HUNDREDS of people are dying and thousands are being admitted to hospital in Bolton every year due to alcohol abuse. BRAD MARSHALL reports on the true cost of the town’s booze problems.

ALMOST three people a week are drinking themselves into an early grave in Bolton as a result of the area’s crippling alcohol dependency.

Shocking new statistics reveal the town is among the worst in the nation for alcohol related deaths and admissions to hospital.

More than 6,300 people in the town are being admitted to hospital each year for alcohol related conditions, piling pressure on already stretched NHS services.

The data, released by Public Health England, also showed that an average of two children each week were among those being admitted in the town.

Harm caused by alcohol is also having significant financial implications for the borough and the region, costing Greater Manchester £1.3 billion a year ­— equal to £500 for every resident.

And already this year it has cost an estimated £130 million to deal with the issue in the city region.

One Bolton resident, Jenny Garland, from Oldhams Estate, knows more than most about the toll alcohol can have after battling addiction for a decade.

After first drinking socially with friends, Jenny’s drinking spiralled out of control until she “couldn’t live without alcohol.”

Her drinking began to have devastating impacts on her physical and mental health, and her work and family life.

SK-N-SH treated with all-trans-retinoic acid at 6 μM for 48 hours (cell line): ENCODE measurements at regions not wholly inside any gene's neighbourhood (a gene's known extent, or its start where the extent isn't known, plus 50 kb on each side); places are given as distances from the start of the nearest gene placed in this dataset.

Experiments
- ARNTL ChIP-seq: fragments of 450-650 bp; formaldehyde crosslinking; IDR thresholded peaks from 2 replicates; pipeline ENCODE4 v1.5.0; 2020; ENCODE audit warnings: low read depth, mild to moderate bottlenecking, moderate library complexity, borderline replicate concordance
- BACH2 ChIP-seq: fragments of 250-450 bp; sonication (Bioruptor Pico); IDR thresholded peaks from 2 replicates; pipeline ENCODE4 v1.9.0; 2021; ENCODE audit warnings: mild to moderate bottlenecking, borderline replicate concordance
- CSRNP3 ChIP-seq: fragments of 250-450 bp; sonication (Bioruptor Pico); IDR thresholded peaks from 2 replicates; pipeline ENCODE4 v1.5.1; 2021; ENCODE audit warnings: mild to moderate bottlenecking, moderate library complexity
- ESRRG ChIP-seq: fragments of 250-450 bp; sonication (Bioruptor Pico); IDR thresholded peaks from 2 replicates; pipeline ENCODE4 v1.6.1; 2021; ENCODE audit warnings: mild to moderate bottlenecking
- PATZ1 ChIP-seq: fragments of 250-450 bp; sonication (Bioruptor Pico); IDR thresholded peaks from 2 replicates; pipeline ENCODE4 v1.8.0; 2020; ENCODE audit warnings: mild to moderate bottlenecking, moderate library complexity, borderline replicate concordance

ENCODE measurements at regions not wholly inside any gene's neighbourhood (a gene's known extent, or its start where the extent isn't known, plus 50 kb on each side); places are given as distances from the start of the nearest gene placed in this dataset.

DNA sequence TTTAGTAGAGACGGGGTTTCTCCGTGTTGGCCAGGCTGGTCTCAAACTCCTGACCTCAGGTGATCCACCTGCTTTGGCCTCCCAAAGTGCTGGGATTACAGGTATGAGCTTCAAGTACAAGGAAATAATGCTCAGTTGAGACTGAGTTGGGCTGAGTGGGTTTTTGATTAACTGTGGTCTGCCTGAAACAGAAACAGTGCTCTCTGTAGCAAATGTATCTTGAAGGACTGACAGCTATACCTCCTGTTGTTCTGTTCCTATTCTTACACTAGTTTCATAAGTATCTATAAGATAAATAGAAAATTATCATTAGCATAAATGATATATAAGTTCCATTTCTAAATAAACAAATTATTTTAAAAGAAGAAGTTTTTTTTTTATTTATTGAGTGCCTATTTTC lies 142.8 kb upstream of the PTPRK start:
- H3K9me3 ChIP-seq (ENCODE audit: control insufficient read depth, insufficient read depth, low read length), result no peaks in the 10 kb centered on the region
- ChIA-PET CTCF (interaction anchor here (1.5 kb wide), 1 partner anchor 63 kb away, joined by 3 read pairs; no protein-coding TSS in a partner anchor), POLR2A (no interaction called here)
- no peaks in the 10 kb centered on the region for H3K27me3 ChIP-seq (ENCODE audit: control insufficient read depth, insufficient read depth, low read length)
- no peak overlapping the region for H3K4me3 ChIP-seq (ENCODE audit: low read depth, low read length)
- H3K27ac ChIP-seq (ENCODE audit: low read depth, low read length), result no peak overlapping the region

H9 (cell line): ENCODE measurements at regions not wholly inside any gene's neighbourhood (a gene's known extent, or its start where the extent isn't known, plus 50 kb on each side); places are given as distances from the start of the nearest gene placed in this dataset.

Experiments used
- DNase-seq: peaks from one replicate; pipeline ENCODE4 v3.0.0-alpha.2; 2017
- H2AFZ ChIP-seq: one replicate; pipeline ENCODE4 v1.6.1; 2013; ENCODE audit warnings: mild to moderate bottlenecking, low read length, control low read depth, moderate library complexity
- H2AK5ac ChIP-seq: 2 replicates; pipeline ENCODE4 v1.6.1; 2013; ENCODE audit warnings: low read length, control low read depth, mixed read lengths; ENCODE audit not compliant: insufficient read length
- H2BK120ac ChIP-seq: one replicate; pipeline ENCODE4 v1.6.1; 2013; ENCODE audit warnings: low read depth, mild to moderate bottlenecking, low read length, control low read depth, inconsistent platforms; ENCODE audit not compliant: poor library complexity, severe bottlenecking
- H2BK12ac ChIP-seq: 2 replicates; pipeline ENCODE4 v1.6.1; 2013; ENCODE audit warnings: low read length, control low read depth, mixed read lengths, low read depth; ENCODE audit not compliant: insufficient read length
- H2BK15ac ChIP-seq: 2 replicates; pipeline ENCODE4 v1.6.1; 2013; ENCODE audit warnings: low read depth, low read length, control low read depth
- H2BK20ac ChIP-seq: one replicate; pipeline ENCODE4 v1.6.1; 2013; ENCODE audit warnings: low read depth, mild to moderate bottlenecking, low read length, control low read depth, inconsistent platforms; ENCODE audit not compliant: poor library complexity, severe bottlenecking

She said: “I knew it was a problem for a long time. I knew I was drinking too much and once I started I couldn’t stop.”

After several failed attempts to tackle her drinking in August 2016 she reached out for help.

Tragically, however, her ex partner, who also had issues with alcohol abuse, died just one day into his second spell in rehab last year.

Jenny is now two and half years sober and now works offering support to other people with alcohol and substance misuse problems and endeavours tirelessly to help people turn their lives around.

She is also calling for more awareness of addiction support services and is urging addicts not to be afraid to speak about it.

Jenny said: “It is all about getting the word out to people that there are things that you can try, however, I don’t think a lot of people want to admit their problems.

“There are some amazing places in Bolton and people need to put aside their pride and get help, because if I can do it anyone can do it.”

In a separate NHS report published last week it was revealed that all the areas within Greater Manchester have above average rates for hospital admissions due to alcohol.

The survey also found that in the North West approximately one in twenty adults aged over 16 drink more than 35 to 50 units of alcohol a week.

This shot up to approximately one in four adults in the region who drink more than 14 units of alcohol a week, compared to 21 per cent of adults nationally.

Alcohol factored in almost 67,000 hospital admissions in Greater Manchester in the year 2017/18, including 6,301 in Bolton.

And for more than 17,500 of these admissions, 1,819 of which were in Bolton, alcohol was the main reason for a person requiring treatment.

Further, hospital admissions in England due to alcohol have jumped by 15 per cent since 2007/08, to 337,870.

While deaths caused specifically by alcohol in 2017 reached 5,843 ­— six per cent higher than the previous year, and 16 per cent higher than in 2007 ­— with just under twice as many men dying as women.